COUNCIL house tenants’ rising complaints over what they deem to be essential repair work in their homes will be handled better thanks to the implementation of two key policies which have been shaped with their help.

Ruling cabinet members will discuss Berneslai Homes’ new repairs and maintenance policy and its updated complaints policy on Wednesday.

The former covers different types of repairs including responsive, out of hours, programmed, planned and rechargeable repairs, also outlining the permissions and approvals required for tenants to carry out improvements, alterations or additions to their homes.

An updated complaints policy is designed to enhance the complaint-handling process for the council’s 18,000-strong housing stock, ‘ensuring transparency and tenant satisfaction’.( Both policies have been written in collaboration with engaged tenants and approved by Berneslai Homes’ board members, bosses said this week.

Amanda Garrard, chief executive of Berneslai Homes, said: “We want to deliver the best possible service to tenants and listen to them to understand their needs.

“Our new policies have both been written with helpful input from tenants and will help to make sure we’re responsive, accountable and proactive in meeting the needs of our community.

“They set out how we’ll deliver a high-quality repairs service and how we’ll deal with complaints to put things right as soon as possible.”

Once a letter of claim is received by Barnsley Council, Berneslai Homes’ relevant staff members are notified and properties are visited.

This visit must take place within 20 working days of a response and there is a 90-day period to action and complete the agreed repairs.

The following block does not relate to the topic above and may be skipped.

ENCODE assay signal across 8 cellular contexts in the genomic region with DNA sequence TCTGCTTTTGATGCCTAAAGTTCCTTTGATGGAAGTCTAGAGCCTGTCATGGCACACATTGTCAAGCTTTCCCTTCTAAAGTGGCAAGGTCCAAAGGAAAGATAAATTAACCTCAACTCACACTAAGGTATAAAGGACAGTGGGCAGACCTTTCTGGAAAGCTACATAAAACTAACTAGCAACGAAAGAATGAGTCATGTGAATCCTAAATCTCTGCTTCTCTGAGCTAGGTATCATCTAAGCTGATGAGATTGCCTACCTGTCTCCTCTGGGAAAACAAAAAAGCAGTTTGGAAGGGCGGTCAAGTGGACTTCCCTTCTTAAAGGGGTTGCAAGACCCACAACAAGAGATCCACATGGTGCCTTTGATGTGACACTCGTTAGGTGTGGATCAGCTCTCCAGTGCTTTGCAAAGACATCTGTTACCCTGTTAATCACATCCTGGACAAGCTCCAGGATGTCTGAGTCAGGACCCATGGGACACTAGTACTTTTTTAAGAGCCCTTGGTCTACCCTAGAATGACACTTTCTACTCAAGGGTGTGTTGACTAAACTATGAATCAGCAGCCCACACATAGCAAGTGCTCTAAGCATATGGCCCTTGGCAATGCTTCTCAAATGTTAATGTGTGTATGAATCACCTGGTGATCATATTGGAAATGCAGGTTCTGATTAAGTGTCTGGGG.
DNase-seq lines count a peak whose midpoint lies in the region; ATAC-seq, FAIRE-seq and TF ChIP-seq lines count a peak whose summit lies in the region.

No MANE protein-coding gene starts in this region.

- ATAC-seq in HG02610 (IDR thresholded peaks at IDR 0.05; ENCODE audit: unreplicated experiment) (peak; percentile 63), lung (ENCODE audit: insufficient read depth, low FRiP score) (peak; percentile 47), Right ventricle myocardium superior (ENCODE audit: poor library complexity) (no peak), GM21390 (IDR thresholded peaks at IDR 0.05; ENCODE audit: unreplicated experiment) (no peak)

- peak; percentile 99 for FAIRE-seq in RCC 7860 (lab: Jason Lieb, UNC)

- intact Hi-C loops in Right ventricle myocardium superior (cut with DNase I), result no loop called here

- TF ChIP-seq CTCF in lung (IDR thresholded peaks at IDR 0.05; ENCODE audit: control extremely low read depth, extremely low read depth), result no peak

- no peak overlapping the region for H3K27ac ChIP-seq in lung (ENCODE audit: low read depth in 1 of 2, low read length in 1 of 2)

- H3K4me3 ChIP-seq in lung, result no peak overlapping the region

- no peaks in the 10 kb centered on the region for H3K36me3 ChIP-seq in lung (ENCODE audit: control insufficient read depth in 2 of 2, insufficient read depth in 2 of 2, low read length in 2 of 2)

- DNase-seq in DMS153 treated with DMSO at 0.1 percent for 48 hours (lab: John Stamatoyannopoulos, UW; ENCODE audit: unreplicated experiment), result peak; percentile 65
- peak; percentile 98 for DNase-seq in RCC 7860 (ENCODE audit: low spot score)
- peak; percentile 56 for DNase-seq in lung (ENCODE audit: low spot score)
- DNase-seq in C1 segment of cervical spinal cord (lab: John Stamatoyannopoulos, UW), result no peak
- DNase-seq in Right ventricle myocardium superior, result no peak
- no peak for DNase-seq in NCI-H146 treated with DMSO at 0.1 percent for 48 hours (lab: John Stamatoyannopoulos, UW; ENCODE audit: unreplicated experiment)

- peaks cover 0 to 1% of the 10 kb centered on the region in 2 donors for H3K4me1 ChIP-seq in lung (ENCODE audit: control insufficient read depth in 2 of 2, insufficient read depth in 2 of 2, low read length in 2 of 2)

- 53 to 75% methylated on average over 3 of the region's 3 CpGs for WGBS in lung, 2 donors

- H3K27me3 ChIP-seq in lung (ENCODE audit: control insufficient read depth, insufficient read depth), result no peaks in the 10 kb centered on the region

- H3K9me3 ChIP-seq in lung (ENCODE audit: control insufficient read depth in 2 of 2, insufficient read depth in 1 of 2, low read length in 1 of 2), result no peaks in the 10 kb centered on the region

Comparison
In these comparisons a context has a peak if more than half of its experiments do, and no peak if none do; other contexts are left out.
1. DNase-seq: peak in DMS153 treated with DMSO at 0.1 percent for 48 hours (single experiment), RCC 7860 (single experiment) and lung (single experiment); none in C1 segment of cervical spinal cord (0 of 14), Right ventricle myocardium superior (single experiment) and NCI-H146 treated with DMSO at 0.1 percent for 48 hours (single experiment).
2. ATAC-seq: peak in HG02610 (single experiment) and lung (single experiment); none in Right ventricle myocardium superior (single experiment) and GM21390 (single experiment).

Wates - the firm responsible for carrying out repair work - signed a ten-year, £100m deal with the council in 2020.

The previous provider, Kier, had held the contract for ten years but a decision was taken to end the agreement following a tender process.

However, the council previously confirmed that some tenants had endured year-long waits, which prompted a probe into why some delays had been encountered.

A total of 1,434 complaints were received during 2022/23, which was an increase of 52 per cent per cent compared to the previous financial year.

Formal complaints have rocketed from just 14 in the financial year to March 2021 to 69 two years later.

The most prevalent issues relate to damp and mould, ill-fitting doors and windows, broken heating systems and cracks, holes, damaged plaster and leaks.( Matt O’Neill, executive director for growth and sustainability at the council, added: “We’re committed to making sure our tenants get the support they need and receive a high-quality repairs service and complaint handling.

“These two policies provide a clear framework to help us achieve this goal and reflect our commitment to transparency, efficiency and continuous improvement in our services.”